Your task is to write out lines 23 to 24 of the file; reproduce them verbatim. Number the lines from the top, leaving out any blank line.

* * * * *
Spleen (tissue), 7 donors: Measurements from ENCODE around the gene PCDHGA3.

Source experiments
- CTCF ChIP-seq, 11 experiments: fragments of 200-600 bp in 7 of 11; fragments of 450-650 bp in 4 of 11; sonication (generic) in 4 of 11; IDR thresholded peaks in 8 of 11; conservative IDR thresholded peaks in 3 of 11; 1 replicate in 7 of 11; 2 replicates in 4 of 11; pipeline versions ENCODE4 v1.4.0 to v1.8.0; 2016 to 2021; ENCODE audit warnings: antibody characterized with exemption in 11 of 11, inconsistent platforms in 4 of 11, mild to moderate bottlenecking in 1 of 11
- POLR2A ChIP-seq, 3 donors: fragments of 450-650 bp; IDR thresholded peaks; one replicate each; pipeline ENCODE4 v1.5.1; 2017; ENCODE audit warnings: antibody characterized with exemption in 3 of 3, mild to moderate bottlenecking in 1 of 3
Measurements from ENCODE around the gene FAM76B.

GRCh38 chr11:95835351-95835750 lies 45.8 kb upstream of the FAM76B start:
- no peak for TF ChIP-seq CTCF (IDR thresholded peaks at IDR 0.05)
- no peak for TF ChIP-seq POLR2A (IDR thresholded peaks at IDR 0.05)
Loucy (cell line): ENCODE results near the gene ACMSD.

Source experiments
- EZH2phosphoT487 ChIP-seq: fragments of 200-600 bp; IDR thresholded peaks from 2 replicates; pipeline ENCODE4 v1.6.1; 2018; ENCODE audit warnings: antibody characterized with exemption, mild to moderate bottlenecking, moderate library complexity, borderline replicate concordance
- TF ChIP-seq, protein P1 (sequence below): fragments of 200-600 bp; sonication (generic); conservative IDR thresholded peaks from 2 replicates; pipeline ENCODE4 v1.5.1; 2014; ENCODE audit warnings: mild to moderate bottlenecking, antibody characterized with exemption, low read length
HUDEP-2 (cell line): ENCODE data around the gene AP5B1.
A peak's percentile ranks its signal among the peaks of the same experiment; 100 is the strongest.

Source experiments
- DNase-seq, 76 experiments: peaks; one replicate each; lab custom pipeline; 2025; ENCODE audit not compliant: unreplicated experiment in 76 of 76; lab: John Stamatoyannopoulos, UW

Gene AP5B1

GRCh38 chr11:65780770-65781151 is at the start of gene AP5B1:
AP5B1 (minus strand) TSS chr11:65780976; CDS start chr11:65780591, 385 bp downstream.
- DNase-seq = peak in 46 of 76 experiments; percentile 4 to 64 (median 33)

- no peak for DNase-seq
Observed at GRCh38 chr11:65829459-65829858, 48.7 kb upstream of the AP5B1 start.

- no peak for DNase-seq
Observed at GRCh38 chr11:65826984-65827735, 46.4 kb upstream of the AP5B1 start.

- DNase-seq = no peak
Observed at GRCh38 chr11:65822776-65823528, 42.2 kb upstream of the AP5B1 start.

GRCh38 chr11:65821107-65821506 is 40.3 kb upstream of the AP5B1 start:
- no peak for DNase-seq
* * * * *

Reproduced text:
- no peak for DNase-seq
Observed at GRCh38 chr11:65826984-65827735, 46.4 kb upstream of the AP5B1 start.